Thursday, 4 March 2010

a cultural Pounding


I picked up a little volume of poetry from a lovely bookshop in Krakow last weekend: Pound's Diptych Rome-London, which comprises 'Homage to Sextus Propertius' and ' Hugh Selwyn Mauberley'.

For some reason I've never really been able to get into The Cantos, but I saw this tiny book and thought I could handle two shorter Pound poems. It's such a shame that critics and commentators are so quick to draw the reader's attention to Pound's fascism - does this matter for our interpretation of his artistic output? Personally, I'm not interested in making retrospective moral judgements. I'm interested in understanding Pound's world through his poetry and seeing whether or not he has anything to say that resonates with or challenges how I view contemporary society.

Hence my fascination with his attack on what he viewed as the increasingly mindless and oppressive nature of American culture. I think it's interesting how little seems to have changed in some regard - to read the work of an artist so frustrated with the cultural society he found in his midst - and the channelling of that frustration into beautiful and provocative poetry.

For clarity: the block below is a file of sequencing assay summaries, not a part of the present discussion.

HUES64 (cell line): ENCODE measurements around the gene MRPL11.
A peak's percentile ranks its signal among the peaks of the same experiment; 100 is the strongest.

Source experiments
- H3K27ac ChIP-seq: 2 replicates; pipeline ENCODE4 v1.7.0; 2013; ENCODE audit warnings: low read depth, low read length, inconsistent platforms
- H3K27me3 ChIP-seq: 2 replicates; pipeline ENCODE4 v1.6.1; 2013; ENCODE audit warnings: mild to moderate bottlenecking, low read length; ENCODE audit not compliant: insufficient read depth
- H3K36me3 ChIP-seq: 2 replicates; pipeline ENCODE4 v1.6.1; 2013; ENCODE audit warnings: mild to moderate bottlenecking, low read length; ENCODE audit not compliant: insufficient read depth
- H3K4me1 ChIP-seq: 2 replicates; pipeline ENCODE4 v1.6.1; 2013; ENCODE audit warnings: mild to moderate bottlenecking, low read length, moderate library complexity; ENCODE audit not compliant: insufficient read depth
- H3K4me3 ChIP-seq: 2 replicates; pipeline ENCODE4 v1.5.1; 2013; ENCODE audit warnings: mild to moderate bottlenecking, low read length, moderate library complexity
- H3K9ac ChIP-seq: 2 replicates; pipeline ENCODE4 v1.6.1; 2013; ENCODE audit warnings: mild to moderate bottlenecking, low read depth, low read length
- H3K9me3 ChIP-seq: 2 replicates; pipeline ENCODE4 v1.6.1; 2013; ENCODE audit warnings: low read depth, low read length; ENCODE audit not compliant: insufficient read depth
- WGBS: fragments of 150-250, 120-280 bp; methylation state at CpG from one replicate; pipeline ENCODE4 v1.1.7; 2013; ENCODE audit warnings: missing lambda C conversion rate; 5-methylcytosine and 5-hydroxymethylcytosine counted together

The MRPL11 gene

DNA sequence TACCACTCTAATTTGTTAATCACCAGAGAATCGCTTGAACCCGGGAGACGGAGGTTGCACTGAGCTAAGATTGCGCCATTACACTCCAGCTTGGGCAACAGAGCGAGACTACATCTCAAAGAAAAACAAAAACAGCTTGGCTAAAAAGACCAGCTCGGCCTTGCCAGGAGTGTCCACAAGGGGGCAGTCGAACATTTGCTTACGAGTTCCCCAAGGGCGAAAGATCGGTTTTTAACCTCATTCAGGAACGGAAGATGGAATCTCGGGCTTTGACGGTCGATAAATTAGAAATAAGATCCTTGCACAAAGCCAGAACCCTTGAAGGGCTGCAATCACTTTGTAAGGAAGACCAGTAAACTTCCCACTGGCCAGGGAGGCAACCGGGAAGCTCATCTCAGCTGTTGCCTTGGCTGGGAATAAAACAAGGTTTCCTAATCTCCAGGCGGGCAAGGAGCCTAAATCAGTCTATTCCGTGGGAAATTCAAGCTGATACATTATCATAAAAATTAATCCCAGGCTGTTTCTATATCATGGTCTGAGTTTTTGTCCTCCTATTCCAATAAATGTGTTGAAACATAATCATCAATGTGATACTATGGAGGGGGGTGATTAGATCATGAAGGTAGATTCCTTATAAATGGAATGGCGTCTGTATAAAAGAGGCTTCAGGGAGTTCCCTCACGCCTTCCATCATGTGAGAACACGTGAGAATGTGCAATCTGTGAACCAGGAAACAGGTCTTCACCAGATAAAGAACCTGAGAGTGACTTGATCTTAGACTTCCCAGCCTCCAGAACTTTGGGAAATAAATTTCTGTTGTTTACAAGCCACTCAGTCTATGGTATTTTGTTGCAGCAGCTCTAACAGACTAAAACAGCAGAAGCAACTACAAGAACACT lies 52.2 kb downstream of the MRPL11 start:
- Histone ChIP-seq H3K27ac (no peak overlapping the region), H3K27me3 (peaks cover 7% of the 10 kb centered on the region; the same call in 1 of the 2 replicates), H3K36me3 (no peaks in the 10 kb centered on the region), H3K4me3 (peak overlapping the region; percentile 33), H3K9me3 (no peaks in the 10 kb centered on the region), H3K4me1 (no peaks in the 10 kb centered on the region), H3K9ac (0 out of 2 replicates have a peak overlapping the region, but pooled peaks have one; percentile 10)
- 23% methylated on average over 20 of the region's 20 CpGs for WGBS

Pound's critique of a culture which has lost sight of the value of craft in favour of the rapidity of mass produced visual images is in many ways just as relevant to 2010 as it was in 1917, when Pound wrote 'Mauberley'. I don't know enough about Pound and the rest of his writings to offer a more precise opinion, but I found this work to be particularly useful and thought-provoking over the course of a weekend spent reading Curtis White's excellent The Middle Mind and pondering the state of contemporary aesthetics.


Anyway, enough is enough. I leave you with (the very short!) 'II' from 'Mauberley' :

The age demanded an image
Of its accelerated grimace,
Something for the modern stage,
Not, at any rate, an Attic grace;

Not, not certainly, the obscure reveries
Of the inward gaze;
Better mendacities
Than the classics in paraphrase!

The "age demanded" chiefly a mould in plaster,
Made with no loss of time,
A prose kinema, not, not assuredly, alabaster
Or the "sculpture" of rhyme.

No comments: